Secrets of an Agent Man – Volume 1

I remember watching Barbara Walters interview Jerry Seinfeld one time and she asked him what he looked for in a woman. 

“I like good things”, Seinfeld said.  “Attractive.  That’s good.  Intelligent.  Good.  Easygoing.  Also good.  I generally don’t go for ugly, dumb, bitchy women.”

I would say Seinfeld’s answer is similar to how I would reply if asked what I look for in a voice talent.  Pleasant, interesting voice.  That’s good.  Sounds like he/she can actually read.  That’s also good.  Some training and a little bit of experience.  Good!  I generally don’t like to represent illiterate, inexperienced people with annoying voices!

Ok…beyond the obvious – how does it work in terms of getting representation?   It’s really quite simple.  You will not get an agent without a voice demo!  It is your calling card.  A resume?  That’s fine.   Headshots/photos -a nice addition and even occasionally intriguing.  A witty voicemail message with achingly sincere compliments about my voice agency – always welcome.  But I’m telling you it begins and ends with a voice demo.

Beyond the obvious fact that it showcases the very instrument for which you are seeking representation, it also shows that you’re serious about your craft.  You’ve actually sought out some coaching and (presumably) spent some of your own money.


I know discussions about voice over demo specifics will be a re-occurring topic on this blog but here are some quick bullet points from a talent agent’s perspective:

1. Ideally the demo is ONE MP3 file, between 1:00-1:30 in length.  Those of us in the voice-over industry have short attention spans.  I usually listen all the way through, no matter what length, but I know many in the industry who only listen to the first 30 seconds.  And I’ve found that once we get beyond 1:00-1:30, we pretty much get the idea.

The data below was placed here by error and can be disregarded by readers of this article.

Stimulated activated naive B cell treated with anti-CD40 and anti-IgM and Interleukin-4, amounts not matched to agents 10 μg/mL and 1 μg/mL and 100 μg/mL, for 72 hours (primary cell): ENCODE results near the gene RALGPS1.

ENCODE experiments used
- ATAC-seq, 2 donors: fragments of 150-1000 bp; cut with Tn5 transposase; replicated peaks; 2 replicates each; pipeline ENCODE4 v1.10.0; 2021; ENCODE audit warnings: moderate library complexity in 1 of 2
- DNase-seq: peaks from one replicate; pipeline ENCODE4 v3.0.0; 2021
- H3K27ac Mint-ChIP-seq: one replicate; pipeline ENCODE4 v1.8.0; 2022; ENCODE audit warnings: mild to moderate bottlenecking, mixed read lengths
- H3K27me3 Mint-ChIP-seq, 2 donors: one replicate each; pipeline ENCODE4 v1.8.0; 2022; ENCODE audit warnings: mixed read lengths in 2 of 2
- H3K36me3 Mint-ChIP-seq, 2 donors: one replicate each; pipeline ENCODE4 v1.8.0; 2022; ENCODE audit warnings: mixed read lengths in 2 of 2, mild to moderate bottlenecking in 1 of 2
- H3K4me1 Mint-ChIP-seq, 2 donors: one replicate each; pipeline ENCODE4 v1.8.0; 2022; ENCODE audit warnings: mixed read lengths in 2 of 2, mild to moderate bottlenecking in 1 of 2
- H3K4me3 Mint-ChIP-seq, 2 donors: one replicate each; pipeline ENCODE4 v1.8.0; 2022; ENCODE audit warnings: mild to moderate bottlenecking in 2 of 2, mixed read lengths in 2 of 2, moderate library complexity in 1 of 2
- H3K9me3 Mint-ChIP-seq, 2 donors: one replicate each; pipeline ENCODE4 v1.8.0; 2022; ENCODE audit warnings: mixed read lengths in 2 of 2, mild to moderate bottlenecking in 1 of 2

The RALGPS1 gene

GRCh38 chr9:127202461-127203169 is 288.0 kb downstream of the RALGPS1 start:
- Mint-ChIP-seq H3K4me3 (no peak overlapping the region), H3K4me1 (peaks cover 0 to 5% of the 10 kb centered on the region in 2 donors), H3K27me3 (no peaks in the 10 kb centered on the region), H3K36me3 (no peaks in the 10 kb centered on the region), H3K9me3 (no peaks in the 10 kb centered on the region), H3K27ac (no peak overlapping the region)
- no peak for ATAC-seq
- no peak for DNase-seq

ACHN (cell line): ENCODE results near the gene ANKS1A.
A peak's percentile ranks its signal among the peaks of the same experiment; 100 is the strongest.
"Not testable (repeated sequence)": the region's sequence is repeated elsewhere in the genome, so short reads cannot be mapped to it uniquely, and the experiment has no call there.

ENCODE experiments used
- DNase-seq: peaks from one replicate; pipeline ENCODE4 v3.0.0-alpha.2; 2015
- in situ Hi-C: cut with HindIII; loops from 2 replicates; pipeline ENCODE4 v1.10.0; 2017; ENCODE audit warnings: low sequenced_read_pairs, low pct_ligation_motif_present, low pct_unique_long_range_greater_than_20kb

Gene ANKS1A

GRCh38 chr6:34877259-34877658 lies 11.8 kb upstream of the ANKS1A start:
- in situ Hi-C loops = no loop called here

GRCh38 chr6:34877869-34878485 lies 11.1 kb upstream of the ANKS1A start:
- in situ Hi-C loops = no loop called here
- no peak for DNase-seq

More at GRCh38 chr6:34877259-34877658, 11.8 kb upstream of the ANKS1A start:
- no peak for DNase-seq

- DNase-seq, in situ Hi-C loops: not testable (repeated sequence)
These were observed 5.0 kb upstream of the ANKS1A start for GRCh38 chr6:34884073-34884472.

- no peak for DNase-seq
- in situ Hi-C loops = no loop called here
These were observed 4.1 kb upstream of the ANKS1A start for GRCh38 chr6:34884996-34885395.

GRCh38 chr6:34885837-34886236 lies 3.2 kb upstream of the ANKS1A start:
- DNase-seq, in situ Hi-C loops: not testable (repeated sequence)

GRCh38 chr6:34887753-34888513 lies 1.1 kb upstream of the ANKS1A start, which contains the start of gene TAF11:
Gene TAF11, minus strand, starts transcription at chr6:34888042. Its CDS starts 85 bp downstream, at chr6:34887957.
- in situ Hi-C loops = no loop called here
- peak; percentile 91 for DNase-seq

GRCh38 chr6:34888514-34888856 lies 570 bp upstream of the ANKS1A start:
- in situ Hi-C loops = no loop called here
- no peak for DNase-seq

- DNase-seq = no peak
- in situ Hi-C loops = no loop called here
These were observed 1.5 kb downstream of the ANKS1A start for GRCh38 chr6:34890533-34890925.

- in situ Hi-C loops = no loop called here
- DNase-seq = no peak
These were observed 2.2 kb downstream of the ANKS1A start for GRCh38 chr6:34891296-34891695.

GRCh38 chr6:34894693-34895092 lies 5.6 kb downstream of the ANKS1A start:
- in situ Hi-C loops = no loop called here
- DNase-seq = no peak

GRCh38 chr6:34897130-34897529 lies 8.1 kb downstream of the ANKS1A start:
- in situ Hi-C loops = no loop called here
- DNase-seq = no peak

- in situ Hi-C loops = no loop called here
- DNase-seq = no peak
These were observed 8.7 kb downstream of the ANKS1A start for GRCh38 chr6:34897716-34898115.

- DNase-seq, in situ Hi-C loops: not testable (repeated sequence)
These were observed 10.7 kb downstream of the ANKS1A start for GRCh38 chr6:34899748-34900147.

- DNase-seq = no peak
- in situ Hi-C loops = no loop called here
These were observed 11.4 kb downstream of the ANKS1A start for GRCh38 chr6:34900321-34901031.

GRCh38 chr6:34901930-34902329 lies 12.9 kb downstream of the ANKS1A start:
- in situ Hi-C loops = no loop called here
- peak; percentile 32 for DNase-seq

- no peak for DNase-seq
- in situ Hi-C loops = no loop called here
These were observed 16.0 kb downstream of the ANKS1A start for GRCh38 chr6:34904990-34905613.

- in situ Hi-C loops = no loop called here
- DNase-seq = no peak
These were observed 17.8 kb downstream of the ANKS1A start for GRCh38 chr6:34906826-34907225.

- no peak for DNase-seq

2. Demos should be a mix of clips, edited together, with music & production behind it.  If they are not real commercials, it should sound like they are as much as possible.  But just give us excerpts.  We don’t need the whole spot.

3. It’s important to show range but only include the kinds of reads that are your strength.  If your Portuguese grandmother accent is weak, it’s best to leave it off the demo.

4. Lead with your best read but try to vary the tempo between clips.  Make it interesting for the listener by doing whatever you can to avoid it sounding repetitive.

5. Only include types of reads you can replicate easily in a real recording session.  If it takes you 3 hours of warming up before you can finally nail the Sean Connery impersonation, it shouldn’t be on your demo.

6. I rarely get requests for Sean Connery impersonations. 

7. Brevity is attractive.  That’s our motto here at Voice Over Canada. 

Seems like a good place for me to end…for now.


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One Response to “Secrets of an Agent Man – Volume 1”

  1. Elaine Says:
    March 30th, 2009 at 9:50 am

    Hey Roger, I really enjoyed reading your post on voice demos. I would completely agree. And if I can add one thing, I would advise against replicating commercials that are on air in heavy rotation. Doing ‘your’ version of a spot that the agency has spent $25,000. in production & music etc, just isn’t going to sound as good and may work to your disadvantage. If you really like the copy, change it up a bit so it doesn’t sound like the same ad.

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